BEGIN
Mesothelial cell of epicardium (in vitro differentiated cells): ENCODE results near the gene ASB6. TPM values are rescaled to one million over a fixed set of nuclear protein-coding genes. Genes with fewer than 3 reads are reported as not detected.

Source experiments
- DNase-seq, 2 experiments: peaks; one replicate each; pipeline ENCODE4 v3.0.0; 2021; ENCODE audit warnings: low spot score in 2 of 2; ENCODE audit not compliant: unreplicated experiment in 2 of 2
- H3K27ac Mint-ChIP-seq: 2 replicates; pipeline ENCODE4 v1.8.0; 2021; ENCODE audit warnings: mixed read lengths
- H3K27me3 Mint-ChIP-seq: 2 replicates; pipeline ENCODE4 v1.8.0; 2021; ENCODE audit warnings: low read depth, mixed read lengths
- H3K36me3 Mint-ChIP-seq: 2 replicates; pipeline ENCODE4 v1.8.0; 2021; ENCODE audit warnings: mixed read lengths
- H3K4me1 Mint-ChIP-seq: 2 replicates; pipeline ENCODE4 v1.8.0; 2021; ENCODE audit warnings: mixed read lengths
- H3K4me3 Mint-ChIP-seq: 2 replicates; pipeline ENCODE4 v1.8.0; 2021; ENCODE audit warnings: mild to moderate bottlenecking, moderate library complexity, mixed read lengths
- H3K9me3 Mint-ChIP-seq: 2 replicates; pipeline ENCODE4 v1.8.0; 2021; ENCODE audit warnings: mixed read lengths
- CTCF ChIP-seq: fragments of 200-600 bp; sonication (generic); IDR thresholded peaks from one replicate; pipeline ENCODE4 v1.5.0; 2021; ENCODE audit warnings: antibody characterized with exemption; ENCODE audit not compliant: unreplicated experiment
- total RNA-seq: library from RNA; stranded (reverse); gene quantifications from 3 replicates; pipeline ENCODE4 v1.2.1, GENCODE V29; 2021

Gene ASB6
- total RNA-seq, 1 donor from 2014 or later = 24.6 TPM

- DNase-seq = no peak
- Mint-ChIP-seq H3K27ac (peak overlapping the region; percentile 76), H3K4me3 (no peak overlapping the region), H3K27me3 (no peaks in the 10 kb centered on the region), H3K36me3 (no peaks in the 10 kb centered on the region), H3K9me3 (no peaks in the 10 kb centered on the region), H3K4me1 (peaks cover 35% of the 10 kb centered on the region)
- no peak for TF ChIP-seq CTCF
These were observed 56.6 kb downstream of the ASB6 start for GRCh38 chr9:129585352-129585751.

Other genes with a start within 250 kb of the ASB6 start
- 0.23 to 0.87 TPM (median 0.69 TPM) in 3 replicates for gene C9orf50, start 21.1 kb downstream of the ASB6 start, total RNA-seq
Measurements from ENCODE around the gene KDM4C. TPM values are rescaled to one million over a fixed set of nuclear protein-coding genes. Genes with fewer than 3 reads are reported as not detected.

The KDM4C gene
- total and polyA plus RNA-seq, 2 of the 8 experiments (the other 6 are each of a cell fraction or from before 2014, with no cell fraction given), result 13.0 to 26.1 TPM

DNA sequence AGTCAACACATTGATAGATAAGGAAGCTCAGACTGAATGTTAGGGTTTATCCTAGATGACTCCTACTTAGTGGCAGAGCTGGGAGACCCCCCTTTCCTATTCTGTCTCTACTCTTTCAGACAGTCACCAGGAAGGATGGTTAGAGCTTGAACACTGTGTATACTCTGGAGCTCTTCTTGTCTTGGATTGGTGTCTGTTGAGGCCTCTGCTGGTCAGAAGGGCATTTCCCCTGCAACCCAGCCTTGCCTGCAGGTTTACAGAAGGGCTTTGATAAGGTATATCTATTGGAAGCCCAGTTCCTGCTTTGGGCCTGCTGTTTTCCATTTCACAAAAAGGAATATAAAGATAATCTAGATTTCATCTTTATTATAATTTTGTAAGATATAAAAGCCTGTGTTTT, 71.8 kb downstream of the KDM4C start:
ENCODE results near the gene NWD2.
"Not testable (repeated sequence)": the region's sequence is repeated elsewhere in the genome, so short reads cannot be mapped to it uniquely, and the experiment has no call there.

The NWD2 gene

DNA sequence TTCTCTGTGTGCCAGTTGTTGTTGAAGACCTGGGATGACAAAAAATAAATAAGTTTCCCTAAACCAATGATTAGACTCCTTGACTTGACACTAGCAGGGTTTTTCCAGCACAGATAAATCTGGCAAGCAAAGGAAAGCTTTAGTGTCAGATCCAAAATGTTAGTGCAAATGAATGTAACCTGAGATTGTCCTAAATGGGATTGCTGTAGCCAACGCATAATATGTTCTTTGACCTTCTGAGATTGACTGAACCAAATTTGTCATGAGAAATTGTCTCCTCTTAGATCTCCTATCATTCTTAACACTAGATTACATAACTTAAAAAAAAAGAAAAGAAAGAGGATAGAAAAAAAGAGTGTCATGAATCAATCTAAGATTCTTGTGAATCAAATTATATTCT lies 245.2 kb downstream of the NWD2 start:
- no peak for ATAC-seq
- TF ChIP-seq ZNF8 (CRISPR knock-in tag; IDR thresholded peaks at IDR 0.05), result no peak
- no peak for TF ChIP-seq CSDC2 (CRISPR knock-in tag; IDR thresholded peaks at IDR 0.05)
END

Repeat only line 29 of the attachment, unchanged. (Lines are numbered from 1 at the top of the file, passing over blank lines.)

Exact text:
- TF ChIP-seq ZNF8 (CRISPR knock-in tag; IDR thresholded peaks at IDR 0.05), result no peak